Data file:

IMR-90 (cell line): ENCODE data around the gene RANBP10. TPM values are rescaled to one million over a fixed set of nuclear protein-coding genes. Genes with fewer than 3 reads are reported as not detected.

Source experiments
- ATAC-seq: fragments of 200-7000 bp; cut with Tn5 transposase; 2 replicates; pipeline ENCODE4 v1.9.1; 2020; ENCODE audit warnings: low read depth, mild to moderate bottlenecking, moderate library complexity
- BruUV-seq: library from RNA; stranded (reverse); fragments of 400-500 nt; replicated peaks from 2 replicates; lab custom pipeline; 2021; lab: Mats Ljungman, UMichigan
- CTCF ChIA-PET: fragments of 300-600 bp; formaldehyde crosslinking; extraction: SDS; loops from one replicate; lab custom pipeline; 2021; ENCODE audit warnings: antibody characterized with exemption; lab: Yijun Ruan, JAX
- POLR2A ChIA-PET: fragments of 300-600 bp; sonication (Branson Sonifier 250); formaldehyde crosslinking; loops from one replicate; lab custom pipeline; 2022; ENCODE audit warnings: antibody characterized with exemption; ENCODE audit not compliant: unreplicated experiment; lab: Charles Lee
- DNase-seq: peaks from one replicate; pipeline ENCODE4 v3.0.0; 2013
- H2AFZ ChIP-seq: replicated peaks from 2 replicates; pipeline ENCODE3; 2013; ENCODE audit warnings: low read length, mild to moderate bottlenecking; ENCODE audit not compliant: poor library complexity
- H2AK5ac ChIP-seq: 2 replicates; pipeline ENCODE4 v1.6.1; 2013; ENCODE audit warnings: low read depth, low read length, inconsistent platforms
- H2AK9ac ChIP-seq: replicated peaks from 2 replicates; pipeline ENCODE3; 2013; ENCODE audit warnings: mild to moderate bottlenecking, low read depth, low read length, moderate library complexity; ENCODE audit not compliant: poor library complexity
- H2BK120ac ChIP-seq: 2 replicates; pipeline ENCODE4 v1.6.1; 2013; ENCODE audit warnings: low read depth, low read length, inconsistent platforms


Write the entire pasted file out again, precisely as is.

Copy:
IMR-90 (cell line): ENCODE data around the gene RANBP10. TPM values are rescaled to one million over a fixed set of nuclear protein-coding genes. Genes with fewer than 3 reads are reported as not detected.

Source experiments
- ATAC-seq: fragments of 200-7000 bp; cut with Tn5 transposase; 2 replicates; pipeline ENCODE4 v1.9.1; 2020; ENCODE audit warnings: low read depth, mild to moderate bottlenecking, moderate library complexity
- BruUV-seq: library from RNA; stranded (reverse); fragments of 400-500 nt; replicated peaks from 2 replicates; lab custom pipeline; 2021; lab: Mats Ljungman, UMichigan
- CTCF ChIA-PET: fragments of 300-600 bp; formaldehyde crosslinking; extraction: SDS; loops from one replicate; lab custom pipeline; 2021; ENCODE audit warnings: antibody characterized with exemption; lab: Yijun Ruan, JAX
- POLR2A ChIA-PET: fragments of 300-600 bp; sonication (Branson Sonifier 250); formaldehyde crosslinking; loops from one replicate; lab custom pipeline; 2022; ENCODE audit warnings: antibody characterized with exemption; ENCODE audit not compliant: unreplicated experiment; lab: Charles Lee
- DNase-seq: peaks from one replicate; pipeline ENCODE4 v3.0.0; 2013
- H2AFZ ChIP-seq: replicated peaks from 2 replicates; pipeline ENCODE3; 2013; ENCODE audit warnings: low read length, mild to moderate bottlenecking; ENCODE audit not compliant: poor library complexity
- H2AK5ac ChIP-seq: 2 replicates; pipeline ENCODE4 v1.6.1; 2013; ENCODE audit warnings: low read depth, low read length, inconsistent platforms
- H2AK9ac ChIP-seq: replicated peaks from 2 replicates; pipeline ENCODE3; 2013; ENCODE audit warnings: mild to moderate bottlenecking, low read depth, low read length, moderate library complexity; ENCODE audit not compliant: poor library complexity
- H2BK120ac ChIP-seq: 2 replicates; pipeline ENCODE4 v1.6.1; 2013; ENCODE audit warnings: low read depth, low read length, inconsistent platforms